The Science in Our Food
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Prairie grasses found in native landscapes play an important role in providing clues into plants’ ability to respond to environmental stress that can enhance cutting-edge science and technology to improve agricultural productivity.
St. Louis was once the home of tall grass prairies, stands of grasses that often grew taller than grown men. The grasses – especially big bluestem, little bluestem, Indian grass and switchgrass - are still common today. Tall grass prairies are a unique and complex ecosystem that protects the environment by providing rich soil, assisting healthy crops to thrive and providing thousands of products to our communities.
Prairie grasses are hardy plants that tolerate drought and heat. They also have deep roots that store carbon and copious leaves that can be used for biofuels. The prairie grasses are close relatives of the corn and sorghum; what we learn about one will ultimately apply to improving crops for food and fuel.
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“The North American prairie is a natural laboratory for the identification of genes and traits associated with drought and heat resistance,” said Michael McKain, an evolutionary biologist working in the Kellogg Lab. “Across the range of many prairie species, some of which are closely related to important crops like corn and sorghum, variation in precipitation and temperature has forced these plants to adapt to extreme heat and low water availability. By looking at evolutionary solutions to these increasingly common agricultural problems, we will be able to improve existing crops and prepare ourselves for climate change. Preservation and restoration of prairies not only safeguards natural diversity but also helps to mitigate the influence of increased carbon emissions through the prairie’s natural role as a global carbon sink.”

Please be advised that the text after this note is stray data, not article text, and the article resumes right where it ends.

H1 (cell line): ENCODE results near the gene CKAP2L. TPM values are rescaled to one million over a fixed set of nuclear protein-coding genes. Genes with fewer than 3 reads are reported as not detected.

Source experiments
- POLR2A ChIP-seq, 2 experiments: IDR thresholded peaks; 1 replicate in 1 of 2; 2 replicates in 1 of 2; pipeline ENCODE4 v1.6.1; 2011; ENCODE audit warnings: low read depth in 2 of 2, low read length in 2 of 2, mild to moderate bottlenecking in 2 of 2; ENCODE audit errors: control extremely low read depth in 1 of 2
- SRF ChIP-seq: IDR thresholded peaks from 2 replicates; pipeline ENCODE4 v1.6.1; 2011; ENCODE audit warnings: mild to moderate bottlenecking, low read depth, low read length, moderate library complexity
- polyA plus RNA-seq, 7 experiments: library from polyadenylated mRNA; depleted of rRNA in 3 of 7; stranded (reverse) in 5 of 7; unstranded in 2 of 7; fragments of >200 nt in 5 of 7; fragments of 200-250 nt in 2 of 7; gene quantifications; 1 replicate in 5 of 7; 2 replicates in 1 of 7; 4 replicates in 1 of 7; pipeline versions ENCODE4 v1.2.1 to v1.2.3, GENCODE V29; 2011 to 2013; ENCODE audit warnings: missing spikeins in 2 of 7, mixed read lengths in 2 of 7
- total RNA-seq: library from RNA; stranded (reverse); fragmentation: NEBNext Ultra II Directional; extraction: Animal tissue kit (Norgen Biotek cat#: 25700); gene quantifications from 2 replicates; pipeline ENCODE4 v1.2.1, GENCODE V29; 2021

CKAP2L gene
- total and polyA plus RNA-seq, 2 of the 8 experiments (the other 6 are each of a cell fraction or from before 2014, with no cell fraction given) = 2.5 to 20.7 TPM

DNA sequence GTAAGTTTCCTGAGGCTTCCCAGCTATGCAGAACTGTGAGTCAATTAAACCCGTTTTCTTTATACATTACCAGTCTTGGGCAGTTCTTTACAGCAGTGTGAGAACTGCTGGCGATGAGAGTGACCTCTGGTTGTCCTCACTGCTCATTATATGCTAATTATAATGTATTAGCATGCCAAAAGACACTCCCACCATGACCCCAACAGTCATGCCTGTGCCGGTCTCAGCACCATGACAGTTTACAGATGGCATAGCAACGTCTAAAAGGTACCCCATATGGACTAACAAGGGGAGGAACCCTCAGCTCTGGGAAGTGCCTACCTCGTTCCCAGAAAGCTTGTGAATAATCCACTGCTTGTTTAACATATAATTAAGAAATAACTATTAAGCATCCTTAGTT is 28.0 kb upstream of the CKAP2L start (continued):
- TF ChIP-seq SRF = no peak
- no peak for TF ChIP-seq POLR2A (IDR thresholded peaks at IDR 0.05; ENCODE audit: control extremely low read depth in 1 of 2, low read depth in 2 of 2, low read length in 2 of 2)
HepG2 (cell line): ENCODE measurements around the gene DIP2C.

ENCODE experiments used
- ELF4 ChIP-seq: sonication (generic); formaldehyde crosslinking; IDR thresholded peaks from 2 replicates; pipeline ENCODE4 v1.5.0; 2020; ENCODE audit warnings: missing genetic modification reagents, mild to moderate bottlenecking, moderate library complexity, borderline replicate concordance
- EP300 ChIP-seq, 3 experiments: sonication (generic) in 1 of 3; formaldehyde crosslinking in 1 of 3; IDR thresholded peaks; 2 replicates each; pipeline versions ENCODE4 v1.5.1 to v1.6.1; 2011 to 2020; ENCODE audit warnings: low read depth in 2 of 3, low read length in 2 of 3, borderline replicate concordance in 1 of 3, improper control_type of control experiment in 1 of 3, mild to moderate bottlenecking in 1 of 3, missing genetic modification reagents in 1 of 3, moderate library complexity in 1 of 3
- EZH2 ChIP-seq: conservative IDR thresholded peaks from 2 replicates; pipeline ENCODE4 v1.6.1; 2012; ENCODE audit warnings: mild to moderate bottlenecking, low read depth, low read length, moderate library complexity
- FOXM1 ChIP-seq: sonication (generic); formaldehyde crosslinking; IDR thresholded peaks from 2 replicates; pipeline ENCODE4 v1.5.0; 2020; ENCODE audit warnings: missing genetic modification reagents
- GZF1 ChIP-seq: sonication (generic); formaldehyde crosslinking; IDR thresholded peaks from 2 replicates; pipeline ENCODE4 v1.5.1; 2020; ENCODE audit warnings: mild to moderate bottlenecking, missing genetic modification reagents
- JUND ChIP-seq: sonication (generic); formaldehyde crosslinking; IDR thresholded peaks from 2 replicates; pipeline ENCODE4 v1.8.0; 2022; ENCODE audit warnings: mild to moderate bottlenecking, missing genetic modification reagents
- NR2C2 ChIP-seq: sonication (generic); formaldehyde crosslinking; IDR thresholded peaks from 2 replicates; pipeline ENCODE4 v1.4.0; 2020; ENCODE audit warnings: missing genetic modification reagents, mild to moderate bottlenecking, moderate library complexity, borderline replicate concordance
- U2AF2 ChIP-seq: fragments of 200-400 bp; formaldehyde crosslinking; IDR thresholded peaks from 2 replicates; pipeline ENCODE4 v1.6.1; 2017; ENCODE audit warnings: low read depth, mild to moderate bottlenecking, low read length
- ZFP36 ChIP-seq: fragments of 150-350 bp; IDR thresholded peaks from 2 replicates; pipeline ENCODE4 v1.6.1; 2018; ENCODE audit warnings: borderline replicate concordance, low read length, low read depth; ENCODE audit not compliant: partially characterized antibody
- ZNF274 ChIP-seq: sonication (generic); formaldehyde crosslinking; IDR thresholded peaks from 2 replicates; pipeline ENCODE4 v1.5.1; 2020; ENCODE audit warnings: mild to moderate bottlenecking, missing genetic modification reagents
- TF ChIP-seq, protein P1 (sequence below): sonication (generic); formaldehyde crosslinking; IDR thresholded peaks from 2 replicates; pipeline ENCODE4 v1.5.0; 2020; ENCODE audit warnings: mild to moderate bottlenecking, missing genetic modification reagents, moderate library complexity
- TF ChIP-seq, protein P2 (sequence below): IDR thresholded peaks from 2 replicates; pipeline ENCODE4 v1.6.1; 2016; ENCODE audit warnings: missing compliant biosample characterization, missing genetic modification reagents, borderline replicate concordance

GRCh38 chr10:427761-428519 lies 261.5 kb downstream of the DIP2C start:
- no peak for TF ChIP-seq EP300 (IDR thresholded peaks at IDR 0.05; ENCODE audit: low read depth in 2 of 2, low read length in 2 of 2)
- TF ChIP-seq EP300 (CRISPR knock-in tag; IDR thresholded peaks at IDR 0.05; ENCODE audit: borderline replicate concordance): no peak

Restoring prairies is a high priority at the Danforth Plant Science Center. In 2016, there was a significant redesign of the Center’s landscape through reconstruction of a native Missouri tall grass prairie, including many varieties of flowering plants and an enhanced ecosystem for 12 colonies of managed honey bees whose 500,000 foragers to help pollinate thousands of acres surrounding the Danforth Center. The six-acre prairie showcases the vital connections between native landscapes, biodiversity and agriculture.